One trade to look at for next year is to go Long – the Oil & Gas Exploration & Production sectors via single names or an ETF (XOP, IEO, PXE). The sector is highly unloved, but things may change next year. If you look at the WTI Oil chart, for the last 2 years, $50 has looked like a cap. It may now become the floor, due to massive cuts on all sides. OPEC has no option but to continue with cuts, when they have just extended for another nine months and this will continue to push more buyers to buy oil from the US. Besides, the US tax reform bill will be a boost to consumers i.e. more miles travelled.
On Brexit, a breakthrough last Friday in the gruelling “divorce” talks between the UK and the European Union (EU) has paved the way for talks on trade. The agreement has significantly reduced the likelihood of a “no deal” scenario when the UK leaves the EU in March 2019. Regular readers of this newsletter will know that I have always believed there will be an EU-UK trade deal, as both sides benefit from it. However, the next phase of discussions will be even trickier, as details are worked out and the success of it will depend on the political willingness of the two sides to reach a deal. Over the last two weeks, there has been a strong willingness on both the sides to work together and find a solution.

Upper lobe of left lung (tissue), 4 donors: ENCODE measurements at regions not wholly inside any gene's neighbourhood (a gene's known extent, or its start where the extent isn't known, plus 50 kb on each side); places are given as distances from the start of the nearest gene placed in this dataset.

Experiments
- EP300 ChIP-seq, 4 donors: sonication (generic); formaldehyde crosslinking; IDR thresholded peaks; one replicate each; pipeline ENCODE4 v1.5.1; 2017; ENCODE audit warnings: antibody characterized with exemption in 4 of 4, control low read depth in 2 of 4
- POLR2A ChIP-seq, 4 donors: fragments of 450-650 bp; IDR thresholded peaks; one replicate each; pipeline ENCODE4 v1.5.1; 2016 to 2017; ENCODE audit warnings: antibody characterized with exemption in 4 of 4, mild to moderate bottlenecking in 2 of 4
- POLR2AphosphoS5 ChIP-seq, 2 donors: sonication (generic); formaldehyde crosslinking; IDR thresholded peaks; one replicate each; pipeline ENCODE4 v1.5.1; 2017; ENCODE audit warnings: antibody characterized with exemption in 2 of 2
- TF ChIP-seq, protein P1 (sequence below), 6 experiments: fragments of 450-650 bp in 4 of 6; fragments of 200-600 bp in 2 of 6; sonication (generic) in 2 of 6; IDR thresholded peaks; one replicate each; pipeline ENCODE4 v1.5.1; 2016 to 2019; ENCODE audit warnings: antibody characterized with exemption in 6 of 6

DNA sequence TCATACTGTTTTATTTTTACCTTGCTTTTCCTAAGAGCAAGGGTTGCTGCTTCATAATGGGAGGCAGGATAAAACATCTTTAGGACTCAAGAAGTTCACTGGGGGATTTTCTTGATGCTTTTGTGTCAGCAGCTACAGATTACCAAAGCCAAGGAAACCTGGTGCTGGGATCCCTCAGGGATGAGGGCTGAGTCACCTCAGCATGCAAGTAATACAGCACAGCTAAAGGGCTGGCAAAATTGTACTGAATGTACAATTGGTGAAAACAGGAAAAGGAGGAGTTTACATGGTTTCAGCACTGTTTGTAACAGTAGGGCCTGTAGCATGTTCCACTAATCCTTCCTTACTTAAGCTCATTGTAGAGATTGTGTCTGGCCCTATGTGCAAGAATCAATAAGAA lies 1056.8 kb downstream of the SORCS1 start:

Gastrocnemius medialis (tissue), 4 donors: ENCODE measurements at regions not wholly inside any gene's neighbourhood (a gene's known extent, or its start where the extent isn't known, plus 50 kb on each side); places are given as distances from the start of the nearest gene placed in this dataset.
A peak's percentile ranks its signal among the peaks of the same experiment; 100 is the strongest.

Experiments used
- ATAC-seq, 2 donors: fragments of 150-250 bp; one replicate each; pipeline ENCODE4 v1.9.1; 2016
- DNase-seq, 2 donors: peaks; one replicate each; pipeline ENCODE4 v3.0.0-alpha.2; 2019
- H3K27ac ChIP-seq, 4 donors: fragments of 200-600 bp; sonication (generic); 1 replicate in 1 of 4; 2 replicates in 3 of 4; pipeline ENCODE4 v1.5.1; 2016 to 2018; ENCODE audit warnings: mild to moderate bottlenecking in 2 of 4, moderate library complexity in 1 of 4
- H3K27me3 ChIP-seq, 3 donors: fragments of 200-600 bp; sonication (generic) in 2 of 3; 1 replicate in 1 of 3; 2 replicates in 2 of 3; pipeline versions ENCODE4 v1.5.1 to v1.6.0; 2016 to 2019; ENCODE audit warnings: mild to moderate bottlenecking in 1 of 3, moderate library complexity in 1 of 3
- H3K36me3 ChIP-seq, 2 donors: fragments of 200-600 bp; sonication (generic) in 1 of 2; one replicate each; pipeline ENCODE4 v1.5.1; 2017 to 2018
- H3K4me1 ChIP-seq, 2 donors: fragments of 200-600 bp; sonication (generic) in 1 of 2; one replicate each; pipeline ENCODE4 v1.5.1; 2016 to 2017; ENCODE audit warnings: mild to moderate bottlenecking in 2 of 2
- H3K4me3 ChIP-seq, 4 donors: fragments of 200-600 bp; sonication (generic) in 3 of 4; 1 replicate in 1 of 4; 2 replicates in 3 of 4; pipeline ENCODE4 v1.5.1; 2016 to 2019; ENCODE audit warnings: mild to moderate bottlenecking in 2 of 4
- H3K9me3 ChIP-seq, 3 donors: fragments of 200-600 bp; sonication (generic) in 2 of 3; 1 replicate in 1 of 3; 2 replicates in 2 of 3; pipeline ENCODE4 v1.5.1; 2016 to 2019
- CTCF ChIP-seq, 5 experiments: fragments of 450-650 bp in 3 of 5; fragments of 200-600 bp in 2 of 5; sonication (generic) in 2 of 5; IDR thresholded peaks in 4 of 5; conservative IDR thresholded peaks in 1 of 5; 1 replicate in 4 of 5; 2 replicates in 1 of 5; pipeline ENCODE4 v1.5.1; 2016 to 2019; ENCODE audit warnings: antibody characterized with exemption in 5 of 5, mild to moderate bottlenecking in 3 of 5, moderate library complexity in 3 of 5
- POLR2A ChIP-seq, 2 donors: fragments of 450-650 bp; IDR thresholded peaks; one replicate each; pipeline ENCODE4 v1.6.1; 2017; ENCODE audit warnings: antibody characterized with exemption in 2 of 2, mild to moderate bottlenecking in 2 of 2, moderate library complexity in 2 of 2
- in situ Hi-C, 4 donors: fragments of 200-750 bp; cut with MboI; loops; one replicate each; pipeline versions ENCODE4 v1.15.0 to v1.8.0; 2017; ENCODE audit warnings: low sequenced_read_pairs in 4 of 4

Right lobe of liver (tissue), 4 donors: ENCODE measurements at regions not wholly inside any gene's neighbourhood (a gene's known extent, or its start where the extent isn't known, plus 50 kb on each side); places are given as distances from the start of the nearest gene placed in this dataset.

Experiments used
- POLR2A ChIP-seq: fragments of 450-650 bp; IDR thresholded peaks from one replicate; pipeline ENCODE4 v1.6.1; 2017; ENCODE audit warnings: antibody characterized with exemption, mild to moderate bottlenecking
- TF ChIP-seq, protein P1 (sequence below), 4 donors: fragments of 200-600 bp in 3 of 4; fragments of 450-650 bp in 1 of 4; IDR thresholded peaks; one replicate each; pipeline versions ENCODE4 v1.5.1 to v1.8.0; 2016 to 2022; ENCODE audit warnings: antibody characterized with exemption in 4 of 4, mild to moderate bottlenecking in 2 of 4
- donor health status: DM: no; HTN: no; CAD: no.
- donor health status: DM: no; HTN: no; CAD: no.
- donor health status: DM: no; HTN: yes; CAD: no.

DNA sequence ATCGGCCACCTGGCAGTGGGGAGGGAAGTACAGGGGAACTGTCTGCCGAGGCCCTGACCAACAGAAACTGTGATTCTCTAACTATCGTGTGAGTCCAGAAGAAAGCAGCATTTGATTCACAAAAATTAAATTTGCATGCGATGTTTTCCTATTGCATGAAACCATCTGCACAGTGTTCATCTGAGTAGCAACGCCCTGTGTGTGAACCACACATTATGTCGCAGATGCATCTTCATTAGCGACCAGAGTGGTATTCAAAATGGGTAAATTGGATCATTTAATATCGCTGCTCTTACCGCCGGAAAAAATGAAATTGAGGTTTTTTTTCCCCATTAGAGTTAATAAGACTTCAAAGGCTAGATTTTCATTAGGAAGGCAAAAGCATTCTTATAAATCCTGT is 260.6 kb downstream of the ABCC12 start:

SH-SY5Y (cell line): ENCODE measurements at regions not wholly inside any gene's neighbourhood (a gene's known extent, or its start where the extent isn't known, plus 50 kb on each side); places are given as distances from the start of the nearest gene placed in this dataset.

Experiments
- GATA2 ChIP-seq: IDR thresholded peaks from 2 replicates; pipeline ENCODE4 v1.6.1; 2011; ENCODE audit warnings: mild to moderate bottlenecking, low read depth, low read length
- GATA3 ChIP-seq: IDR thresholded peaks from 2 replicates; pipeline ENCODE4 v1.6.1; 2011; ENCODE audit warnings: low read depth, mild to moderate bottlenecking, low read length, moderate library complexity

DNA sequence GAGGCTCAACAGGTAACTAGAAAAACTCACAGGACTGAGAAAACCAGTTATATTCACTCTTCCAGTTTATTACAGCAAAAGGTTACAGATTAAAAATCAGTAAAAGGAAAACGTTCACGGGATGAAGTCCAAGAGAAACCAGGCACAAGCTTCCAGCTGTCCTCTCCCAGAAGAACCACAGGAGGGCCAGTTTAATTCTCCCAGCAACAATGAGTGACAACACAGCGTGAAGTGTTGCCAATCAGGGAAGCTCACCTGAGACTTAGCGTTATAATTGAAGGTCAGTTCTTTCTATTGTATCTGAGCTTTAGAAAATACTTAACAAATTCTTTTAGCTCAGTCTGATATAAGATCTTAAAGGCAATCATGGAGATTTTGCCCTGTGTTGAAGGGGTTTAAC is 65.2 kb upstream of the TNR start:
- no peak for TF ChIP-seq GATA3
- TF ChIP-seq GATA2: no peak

I have talked about Bitcoin before and nothing has changed my mind even as Bitcoin hits $16,000. It was and still is a gamble. All I can say: A fool and his money are soon parted. A fool and his Bitcoin may take longer but they will be parted. According to Joseph Borg, President of the North American Securities Administrators Association, Bitcoin is in the “mania” phase, with some people even taking out mortgages to buy Bitcoin.
On that note, I wish you and your family all the best for this holiday season as well as a very Happy New Year. And if you celebrate Christmas – have a lovely Christmas!